Ford Pickup Shows U.S. Economy Could Start to Pick Up

Sales picked up in August for the battered Ford F-Series pickup, potentially an encouraging sign for the U.S. economy, since many Ford pickups are bought for use in commercial fleets, construction and home-building.

"There are widespread indications of a positive trend in housing," said Emily Kolinsky-Morris, senior economist for Ford. A turnaround in housing could also help drive growth in jobs and the overall U.S. economy, she said.

The government's Cash for Clunkers incentive program also played a big role in boosting U.S. auto sales in August, analysts said.

Ford announced today its U.S. auto sales were 176,323 in August, a 17-percent increase versus the year-ago month. That was the second monthly increase in a row for Ford, and the largest by far for the company, since U.S. auto sales fell apart in late 2008.

Ford's U.S. sales in July were 1.6 percent above the year-ago month. That was Ford's first year-over-year increase since the present downturn began.

The F-150 pickup is Ford's best-selling model and a perennial best-seller for the entire U.S. market. Ford launched the newest generation of the F-150 in November 2008. That was one of the worst possible times to introduce a new full-size pickup, just as gas prices turned a gradual decline in full-size truck sales into a rout.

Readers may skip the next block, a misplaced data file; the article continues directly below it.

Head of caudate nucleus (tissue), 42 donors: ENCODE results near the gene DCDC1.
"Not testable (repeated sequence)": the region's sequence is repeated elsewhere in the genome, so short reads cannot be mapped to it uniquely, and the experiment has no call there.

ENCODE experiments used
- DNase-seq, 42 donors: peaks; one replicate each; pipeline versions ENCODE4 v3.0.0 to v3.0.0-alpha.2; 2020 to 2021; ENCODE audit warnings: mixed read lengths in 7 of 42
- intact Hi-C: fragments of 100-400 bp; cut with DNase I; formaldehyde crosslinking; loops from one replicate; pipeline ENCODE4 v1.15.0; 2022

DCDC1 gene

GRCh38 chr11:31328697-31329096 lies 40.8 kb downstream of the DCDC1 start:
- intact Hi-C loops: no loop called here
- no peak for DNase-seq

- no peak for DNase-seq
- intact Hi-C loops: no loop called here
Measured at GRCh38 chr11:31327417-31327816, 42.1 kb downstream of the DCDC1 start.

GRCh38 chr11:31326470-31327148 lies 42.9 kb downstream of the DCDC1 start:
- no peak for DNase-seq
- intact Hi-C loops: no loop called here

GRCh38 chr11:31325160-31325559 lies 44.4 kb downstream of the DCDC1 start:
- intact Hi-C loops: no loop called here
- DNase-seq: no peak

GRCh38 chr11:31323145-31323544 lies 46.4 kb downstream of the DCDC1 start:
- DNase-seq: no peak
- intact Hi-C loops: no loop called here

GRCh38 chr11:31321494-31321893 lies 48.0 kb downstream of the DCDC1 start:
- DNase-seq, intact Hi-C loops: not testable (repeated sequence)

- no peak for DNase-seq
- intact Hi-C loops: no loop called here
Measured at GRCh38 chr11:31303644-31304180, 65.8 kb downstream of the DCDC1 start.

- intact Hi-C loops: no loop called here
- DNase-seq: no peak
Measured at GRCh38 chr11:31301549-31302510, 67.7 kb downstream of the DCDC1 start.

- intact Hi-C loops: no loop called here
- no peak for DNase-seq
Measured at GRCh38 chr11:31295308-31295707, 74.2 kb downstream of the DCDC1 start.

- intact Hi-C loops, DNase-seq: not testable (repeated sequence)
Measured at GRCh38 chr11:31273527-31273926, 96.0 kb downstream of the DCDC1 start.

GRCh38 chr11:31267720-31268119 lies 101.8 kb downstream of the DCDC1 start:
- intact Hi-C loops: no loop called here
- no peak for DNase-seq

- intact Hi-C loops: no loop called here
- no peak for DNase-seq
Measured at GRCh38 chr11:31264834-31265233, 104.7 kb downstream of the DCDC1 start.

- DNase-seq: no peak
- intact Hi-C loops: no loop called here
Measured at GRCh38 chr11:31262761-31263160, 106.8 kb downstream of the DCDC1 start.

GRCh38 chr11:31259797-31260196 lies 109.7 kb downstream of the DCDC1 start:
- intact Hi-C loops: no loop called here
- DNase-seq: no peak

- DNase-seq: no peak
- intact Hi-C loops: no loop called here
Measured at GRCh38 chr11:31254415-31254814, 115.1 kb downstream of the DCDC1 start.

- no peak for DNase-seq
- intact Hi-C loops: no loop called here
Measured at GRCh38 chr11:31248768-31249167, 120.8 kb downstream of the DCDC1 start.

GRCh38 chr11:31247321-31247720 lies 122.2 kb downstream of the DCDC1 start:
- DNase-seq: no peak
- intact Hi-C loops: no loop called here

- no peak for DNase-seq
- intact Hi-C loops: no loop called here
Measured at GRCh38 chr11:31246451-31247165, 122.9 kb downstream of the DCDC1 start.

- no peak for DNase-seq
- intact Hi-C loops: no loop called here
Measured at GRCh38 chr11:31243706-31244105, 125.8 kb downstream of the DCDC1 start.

To say the new F-150 got off to a slow start is to put it nicely. For all of 2008, its sales were down 25.4 percent, to 515,513, according to AutoData Corp. Through July 2009, despite the all-new model, its sales were down 32.4 percent, to 215,959 year to date.

Ford sold 45,590 units of the F-Series pickup in August, 13 percent above the year-ago month. That was the best month for the F-Series since March 2008, and the first year-over-year increase for the pickup in almost three years, since October 2006, according to George Pipas, Ford U.S. sales analysis manager.